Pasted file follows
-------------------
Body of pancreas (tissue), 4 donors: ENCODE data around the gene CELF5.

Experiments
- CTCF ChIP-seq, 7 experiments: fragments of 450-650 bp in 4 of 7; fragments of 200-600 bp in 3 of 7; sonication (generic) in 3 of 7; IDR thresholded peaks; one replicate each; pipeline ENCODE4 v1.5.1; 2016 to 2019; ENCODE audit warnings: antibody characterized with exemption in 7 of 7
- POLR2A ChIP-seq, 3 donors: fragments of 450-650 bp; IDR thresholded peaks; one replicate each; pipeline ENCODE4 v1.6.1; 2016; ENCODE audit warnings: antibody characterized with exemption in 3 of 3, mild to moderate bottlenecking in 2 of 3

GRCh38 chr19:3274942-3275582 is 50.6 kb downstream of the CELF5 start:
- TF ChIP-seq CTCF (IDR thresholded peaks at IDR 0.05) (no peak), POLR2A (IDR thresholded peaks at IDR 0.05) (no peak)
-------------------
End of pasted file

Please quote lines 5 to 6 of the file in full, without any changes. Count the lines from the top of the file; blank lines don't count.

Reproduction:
GRCh38 chr19:3274942-3275582 is 50.6 kb downstream of the CELF5 start:
- TF ChIP-seq CTCF (IDR thresholded peaks at IDR 0.05) (no peak), POLR2A (IDR thresholded peaks at IDR 0.05) (no peak)